Poulenc’s new-found seriousness caused him to compose some of his most complex works. He began composing religious works too, including Mass in G major. However, critics were still resting Poulenc’s reputation on his more lighthearted works, and it wasn’t until much later that his serious music was listened to and celebrated.

1940 saw Poulenc being called to be a soldier in World War II. During this time he, of course, did not compose much new music, but instead he starting re-orchestrating some of his existing works. Whilst the war was happening, Poulenc spent most of his time in Paris giving recitals and writing songs. However, as he was a known homosexual, he was in a vulnerable position within the Nazi rule. In his music in this time he made many gestures of defiance of the Germans. For instance he set music to verses of poetry by poets associated with the French Resistance. Poulenc was very popular with British audiences and he regularly worked with the BBC. He kept on composing until his death in 1963, when he suffered a fatal heart attack.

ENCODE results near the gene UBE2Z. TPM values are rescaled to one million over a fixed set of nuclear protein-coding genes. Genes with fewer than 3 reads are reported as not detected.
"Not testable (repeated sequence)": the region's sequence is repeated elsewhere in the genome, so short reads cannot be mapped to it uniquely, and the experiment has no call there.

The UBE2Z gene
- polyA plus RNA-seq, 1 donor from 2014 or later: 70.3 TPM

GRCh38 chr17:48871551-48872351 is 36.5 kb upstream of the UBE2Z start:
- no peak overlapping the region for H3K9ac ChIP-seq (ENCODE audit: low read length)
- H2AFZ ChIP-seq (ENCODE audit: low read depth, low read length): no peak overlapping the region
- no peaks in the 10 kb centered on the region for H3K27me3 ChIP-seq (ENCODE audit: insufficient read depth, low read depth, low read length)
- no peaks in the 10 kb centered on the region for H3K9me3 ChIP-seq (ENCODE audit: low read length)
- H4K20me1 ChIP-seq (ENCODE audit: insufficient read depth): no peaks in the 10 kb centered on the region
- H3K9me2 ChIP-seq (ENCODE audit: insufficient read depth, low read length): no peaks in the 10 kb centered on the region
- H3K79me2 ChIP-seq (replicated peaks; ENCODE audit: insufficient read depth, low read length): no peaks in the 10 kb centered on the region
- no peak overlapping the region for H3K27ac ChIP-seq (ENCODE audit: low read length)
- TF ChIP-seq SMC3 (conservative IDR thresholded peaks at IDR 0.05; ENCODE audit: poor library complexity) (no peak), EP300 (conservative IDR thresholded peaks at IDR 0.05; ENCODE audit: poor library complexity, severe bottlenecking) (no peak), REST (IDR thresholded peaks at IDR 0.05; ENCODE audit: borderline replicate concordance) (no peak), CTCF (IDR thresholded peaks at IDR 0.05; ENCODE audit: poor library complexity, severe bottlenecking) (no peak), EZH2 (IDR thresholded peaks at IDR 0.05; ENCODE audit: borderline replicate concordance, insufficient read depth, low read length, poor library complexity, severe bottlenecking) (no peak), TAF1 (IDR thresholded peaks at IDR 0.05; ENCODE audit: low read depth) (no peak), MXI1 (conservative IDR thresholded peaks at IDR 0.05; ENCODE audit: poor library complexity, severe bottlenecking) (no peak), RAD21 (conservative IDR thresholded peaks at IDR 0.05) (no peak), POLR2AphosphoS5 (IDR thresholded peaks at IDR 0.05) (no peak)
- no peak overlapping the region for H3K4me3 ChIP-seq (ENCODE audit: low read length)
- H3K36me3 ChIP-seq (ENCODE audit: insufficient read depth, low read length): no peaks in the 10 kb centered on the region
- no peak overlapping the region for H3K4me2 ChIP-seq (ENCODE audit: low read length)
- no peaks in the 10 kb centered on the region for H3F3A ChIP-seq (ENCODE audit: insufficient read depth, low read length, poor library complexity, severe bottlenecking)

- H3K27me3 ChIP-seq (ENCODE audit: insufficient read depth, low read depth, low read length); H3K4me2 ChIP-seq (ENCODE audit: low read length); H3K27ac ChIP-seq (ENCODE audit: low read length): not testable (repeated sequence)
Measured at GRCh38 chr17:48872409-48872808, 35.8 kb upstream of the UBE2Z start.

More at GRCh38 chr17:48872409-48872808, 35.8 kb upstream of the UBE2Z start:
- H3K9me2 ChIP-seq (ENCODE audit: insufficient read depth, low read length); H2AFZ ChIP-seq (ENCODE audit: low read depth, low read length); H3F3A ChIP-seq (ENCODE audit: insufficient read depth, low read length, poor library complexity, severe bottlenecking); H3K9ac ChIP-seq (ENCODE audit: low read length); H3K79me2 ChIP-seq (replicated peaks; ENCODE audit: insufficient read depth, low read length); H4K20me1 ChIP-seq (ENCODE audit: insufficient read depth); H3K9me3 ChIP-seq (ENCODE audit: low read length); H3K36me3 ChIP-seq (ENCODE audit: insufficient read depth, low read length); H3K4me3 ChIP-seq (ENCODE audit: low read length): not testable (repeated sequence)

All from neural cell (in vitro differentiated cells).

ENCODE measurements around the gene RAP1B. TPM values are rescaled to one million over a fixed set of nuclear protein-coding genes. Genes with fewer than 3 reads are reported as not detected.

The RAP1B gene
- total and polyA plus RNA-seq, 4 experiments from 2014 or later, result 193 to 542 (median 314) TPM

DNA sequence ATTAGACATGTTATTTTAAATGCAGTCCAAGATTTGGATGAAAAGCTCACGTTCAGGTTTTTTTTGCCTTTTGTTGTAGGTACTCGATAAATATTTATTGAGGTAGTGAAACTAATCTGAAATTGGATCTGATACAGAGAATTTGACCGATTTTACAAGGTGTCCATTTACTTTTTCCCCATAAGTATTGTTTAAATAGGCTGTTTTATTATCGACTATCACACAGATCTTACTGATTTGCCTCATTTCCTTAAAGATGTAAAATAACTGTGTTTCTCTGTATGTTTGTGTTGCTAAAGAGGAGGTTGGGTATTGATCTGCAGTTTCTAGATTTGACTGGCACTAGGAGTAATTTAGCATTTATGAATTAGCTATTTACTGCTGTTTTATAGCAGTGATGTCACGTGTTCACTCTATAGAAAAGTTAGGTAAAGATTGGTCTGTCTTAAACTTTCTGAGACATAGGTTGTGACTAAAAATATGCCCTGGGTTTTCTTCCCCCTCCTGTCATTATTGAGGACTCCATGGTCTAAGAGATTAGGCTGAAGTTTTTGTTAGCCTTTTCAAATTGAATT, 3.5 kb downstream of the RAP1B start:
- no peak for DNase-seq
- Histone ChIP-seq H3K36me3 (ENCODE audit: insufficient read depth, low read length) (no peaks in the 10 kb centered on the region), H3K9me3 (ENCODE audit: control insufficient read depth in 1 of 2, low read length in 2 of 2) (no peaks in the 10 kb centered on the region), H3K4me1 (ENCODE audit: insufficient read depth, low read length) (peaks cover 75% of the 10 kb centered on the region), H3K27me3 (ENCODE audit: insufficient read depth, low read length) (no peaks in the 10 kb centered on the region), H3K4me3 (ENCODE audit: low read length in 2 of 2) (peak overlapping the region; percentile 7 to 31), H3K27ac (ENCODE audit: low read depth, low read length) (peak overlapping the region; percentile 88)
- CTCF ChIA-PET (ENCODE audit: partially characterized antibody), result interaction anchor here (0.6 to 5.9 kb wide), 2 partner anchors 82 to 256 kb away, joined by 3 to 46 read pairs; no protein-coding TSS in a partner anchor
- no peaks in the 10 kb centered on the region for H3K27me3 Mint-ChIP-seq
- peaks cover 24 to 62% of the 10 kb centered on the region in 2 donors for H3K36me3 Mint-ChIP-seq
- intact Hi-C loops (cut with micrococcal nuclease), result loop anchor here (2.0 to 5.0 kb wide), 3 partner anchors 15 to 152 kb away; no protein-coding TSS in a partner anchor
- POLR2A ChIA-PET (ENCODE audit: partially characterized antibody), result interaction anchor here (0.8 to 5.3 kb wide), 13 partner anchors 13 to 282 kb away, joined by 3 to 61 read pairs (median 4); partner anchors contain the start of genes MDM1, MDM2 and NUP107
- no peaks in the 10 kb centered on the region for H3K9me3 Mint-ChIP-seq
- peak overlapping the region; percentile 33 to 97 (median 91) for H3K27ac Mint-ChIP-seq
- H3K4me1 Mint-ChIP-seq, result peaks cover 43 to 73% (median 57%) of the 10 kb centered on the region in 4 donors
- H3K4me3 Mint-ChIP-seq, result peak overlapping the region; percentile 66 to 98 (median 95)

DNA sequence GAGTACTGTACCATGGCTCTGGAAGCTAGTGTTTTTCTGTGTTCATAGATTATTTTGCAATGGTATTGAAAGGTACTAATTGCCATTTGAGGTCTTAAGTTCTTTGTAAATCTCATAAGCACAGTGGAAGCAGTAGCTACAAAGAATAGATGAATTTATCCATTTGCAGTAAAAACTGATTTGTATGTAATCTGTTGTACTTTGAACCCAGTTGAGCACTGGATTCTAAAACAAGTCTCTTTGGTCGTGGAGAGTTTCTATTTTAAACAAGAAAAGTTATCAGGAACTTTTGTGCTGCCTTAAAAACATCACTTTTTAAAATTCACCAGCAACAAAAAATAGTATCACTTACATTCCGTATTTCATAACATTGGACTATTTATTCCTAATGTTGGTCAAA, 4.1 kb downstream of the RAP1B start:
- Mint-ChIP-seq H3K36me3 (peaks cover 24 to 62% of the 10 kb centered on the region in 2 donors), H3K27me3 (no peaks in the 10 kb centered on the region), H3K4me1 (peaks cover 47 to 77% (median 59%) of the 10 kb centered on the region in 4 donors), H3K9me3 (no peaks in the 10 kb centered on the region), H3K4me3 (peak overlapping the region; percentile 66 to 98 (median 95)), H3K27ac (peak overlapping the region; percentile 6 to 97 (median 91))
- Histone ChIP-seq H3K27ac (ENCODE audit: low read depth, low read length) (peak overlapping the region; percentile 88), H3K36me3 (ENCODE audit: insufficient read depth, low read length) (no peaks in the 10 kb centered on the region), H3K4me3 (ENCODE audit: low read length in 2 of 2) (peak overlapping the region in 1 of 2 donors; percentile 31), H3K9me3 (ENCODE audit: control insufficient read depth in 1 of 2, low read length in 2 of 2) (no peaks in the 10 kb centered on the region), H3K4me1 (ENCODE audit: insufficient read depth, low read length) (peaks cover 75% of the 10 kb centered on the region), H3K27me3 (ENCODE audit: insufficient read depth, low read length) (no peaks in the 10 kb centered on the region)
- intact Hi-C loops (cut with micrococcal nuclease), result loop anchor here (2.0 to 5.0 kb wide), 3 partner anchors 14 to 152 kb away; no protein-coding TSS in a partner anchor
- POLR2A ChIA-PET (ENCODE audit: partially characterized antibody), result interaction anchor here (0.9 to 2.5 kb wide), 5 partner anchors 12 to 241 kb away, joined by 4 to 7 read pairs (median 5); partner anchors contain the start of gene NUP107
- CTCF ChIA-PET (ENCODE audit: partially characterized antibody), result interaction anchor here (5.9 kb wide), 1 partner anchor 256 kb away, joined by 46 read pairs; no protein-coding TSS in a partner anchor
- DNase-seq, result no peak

Poulenc’s music is based heavily on melodic forms and diatonic choral works. He has been described as “simply pleasing” and this is for pretty much all of his work except for some of the works within the serious era. Concerto for Organ, Timpani and Strings was composed between the years 1934 and 1938, which puts it right in the middle of Poulenc’s serious era. The concerto was commissioned by Princess Edmond de Polignac in 1934, which was intended to be a piece with a chamber orchestra and an easy organ part that the Princess could play herself. It didn’t take long for Poulenc to abandon this concept and instead he wrote a grand and very ambitious work for a string orchestra, timpani and solo organ. With the death of Ferroud in 1936, Poulenc went on pilgrimage to the Black Virgin of Rocamadour. It was here he rediscovered his faith in Christianity, and upon his return he was more inspired to finish the then incomplete organ concerto. Very interestingly, Poulenc, up until this point, had never written for organ before, so to help himself he studied famous baroque composers who avidly wrote for organ (J.S. Bach and Buxtehude being in that mix). The work is about 20 minutes in length, however it is played in one single continuous movement. There are seven different tempo markings within the work which outline the ‘sections’: